If you have ever tried to care for an African violet the same way as a conventional plant, you may notice that the plant’s leaves turn brown and mushy. This is because the leaves of African Violet plant leaves hate cold water.
Cold water on the leaves of African violet plants creates necrotic spots on the leaves. These spots may appear yellow. Additionally, if you water an African violet from above, the plant is more prone to crown rot, a fungal infection that affects the crown of the plant. Crown rot can cause the entire plant to turn brown or mushy. In general, do not get the leaves of your plant wet. The only exception is when you mist your plant to create humidity around the leaves. Misting the plant will not create large water droplets on the leaves.
Most people who care for African Violet plants water the plants from below. This can be accomplished by setting the pot into a dish of water for approximately 30 minutes. The water will gradually soak into the container through the sides of a clay terracotta container and through the drainage hole of the plant. You can also use a special African Violet container that has a chamber for the plant and soil and a separate container for the violet’s water. Or you can use a self-watering container. The soil should be damp to the touch, but not saturated with water.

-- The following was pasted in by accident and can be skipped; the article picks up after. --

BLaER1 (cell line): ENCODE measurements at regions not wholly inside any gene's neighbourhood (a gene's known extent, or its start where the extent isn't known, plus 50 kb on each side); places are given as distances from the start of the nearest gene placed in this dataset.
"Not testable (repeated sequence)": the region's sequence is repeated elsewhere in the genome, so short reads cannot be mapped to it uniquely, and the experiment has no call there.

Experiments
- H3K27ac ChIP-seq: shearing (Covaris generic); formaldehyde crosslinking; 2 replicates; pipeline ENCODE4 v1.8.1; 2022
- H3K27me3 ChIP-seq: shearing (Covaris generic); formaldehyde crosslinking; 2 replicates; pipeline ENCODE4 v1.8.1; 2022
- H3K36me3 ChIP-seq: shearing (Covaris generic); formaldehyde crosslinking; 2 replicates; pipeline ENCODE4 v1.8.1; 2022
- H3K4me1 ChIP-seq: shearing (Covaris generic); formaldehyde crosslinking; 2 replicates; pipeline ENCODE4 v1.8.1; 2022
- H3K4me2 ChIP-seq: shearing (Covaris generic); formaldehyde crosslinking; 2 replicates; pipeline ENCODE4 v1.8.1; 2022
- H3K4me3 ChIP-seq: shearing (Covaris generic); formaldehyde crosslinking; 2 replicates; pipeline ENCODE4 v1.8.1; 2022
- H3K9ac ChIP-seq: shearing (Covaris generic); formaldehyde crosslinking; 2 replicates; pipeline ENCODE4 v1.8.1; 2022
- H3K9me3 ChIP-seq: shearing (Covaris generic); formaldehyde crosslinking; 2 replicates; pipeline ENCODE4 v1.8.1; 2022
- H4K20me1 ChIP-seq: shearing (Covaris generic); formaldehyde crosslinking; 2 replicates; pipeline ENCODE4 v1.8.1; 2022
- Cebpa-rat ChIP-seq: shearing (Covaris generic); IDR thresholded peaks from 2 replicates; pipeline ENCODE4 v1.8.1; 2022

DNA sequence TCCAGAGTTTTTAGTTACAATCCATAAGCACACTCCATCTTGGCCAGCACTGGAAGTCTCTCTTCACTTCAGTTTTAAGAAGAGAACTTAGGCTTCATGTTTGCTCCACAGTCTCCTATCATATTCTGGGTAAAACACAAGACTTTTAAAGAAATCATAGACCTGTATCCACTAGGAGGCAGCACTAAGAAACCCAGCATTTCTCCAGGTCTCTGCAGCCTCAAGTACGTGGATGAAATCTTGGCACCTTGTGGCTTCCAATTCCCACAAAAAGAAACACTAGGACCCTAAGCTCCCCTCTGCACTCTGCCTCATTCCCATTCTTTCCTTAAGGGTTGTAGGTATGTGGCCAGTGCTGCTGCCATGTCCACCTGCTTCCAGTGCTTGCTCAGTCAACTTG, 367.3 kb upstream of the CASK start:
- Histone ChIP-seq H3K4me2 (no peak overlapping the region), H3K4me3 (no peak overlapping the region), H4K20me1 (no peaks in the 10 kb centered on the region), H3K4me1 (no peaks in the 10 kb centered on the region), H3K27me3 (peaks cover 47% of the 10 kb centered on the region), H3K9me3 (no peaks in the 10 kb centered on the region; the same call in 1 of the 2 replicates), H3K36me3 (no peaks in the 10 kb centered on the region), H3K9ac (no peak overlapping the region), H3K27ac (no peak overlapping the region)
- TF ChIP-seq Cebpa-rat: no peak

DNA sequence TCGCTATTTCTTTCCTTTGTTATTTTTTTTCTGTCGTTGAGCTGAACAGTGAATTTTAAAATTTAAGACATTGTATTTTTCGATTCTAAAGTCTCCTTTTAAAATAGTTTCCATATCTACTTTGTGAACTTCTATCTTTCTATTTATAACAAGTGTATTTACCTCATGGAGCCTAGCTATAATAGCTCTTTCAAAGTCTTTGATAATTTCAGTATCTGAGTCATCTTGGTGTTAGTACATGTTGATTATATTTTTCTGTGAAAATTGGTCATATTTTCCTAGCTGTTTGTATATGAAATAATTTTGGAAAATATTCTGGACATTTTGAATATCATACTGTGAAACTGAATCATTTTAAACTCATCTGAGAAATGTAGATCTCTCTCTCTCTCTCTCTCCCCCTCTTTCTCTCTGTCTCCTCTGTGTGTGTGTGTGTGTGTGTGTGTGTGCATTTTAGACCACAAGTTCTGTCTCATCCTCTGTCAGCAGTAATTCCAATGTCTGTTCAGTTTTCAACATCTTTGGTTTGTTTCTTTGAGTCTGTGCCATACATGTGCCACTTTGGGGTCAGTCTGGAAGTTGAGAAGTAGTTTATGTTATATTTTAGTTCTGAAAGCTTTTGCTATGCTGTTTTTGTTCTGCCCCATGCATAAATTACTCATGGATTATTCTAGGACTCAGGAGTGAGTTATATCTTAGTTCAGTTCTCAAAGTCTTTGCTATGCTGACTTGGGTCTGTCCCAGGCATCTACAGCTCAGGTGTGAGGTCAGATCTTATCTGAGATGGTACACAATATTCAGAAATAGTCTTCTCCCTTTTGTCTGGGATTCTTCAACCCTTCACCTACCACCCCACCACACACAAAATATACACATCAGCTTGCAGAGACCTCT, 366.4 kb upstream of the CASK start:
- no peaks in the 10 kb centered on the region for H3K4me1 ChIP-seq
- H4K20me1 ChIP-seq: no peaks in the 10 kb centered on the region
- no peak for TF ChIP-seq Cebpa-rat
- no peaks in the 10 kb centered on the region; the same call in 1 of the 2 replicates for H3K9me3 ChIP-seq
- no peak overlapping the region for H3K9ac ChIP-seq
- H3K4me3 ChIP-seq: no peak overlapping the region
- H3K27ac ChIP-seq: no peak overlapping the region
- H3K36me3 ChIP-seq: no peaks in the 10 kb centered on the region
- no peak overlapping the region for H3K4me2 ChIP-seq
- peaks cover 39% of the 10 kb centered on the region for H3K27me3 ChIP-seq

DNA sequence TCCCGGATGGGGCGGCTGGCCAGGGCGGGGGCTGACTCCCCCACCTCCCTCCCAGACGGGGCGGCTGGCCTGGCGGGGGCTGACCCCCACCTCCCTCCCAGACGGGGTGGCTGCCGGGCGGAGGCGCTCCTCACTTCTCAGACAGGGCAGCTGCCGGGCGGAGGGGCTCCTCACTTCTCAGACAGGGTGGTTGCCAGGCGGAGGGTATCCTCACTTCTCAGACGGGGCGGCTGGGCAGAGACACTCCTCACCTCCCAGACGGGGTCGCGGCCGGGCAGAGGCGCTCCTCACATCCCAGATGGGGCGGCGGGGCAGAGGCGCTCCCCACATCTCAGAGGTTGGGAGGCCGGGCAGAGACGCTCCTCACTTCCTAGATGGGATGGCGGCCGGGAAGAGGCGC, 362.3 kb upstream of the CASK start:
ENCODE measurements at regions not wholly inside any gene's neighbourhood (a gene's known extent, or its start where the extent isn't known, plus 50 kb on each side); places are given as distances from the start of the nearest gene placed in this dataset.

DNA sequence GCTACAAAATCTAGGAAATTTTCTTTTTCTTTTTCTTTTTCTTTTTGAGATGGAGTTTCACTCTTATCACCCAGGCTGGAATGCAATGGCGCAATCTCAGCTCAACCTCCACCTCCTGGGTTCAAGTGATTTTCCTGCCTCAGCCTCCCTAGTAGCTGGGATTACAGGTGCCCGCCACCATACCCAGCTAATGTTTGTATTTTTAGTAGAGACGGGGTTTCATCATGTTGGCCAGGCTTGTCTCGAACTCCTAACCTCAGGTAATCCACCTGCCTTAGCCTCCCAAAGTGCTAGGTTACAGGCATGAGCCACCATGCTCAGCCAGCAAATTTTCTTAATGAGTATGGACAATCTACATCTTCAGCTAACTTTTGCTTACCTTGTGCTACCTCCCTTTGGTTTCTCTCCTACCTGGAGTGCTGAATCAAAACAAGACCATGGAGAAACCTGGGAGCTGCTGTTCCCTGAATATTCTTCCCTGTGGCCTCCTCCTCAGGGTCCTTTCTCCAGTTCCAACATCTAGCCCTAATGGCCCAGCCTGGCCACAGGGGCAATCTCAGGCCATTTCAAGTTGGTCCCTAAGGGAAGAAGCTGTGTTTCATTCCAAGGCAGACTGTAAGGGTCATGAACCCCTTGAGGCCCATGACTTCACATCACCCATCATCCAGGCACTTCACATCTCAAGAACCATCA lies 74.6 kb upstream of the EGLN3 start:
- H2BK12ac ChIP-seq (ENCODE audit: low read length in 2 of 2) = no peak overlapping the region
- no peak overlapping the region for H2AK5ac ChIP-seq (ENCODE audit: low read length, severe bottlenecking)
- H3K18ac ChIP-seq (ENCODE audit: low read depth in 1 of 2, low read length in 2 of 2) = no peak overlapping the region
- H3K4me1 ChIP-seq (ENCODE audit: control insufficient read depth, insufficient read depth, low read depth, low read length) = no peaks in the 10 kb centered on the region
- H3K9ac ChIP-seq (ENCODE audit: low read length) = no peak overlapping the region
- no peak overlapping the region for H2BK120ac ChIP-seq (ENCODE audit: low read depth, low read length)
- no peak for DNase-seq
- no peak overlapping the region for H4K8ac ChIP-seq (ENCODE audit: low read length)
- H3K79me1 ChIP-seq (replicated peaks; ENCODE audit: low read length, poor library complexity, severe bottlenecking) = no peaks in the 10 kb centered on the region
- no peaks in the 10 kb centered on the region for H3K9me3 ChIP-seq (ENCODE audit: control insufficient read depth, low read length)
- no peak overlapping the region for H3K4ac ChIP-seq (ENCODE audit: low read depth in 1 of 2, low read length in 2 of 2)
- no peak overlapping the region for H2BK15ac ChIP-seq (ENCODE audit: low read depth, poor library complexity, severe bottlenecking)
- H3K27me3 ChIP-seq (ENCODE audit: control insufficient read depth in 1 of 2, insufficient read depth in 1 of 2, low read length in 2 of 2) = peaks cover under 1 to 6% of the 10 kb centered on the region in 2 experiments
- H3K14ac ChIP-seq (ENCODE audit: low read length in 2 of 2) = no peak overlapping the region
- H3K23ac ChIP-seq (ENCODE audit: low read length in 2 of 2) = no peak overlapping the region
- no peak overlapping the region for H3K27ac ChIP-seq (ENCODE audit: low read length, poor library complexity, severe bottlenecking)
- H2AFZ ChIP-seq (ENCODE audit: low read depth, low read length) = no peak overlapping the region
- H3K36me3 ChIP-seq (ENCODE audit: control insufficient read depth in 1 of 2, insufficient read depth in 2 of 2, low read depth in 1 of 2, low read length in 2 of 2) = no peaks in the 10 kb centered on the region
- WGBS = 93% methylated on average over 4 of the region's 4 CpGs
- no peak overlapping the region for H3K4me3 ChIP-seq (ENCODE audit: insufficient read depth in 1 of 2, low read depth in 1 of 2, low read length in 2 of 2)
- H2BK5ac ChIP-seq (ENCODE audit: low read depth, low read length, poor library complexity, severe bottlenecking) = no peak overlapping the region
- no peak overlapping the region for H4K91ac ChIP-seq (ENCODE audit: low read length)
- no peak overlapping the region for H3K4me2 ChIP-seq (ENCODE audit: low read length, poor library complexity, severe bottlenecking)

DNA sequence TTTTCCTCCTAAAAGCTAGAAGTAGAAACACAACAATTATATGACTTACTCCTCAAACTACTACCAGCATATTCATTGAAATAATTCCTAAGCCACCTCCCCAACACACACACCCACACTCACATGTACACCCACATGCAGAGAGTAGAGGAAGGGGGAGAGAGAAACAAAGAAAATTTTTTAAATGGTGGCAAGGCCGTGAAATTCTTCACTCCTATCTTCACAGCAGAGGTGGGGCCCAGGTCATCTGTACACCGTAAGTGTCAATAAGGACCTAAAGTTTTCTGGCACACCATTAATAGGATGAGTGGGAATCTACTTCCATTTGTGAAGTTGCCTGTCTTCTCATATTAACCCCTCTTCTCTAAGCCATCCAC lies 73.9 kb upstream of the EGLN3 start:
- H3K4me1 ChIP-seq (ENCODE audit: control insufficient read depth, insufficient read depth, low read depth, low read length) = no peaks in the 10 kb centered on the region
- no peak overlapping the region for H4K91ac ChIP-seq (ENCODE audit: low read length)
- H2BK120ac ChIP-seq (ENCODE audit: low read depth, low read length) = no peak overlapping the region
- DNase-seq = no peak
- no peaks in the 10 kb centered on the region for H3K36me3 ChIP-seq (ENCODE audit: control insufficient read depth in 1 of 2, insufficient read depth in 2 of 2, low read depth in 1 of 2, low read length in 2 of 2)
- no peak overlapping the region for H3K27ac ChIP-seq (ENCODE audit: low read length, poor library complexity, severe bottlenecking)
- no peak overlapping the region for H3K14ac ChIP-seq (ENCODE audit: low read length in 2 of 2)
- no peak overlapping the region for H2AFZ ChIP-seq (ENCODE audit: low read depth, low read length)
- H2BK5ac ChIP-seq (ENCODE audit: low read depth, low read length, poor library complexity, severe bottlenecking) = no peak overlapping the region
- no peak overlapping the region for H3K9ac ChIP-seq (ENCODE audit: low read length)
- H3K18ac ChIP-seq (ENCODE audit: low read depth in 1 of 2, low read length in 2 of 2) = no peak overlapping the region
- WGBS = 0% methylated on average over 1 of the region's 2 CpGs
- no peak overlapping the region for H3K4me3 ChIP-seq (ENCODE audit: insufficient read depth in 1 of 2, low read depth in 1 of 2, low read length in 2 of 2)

When watering the plant, never use water from a water softener. Water softeners contain sodium to soften hard water. This sodium can remain in your plant’s soil and damage the plant. Ordinary tap water is sufficient to water African Violets. Leave tap water sitting for 1 hour to allow the water to return to room temperature and the chlorine to dissipate. Or you can collect rainwater.
You can mix specialized African violet fertilizer with the water before you place your plant container in the watering dish.
For more information on African Violets, see yesterday’s post: Lighting African Violets.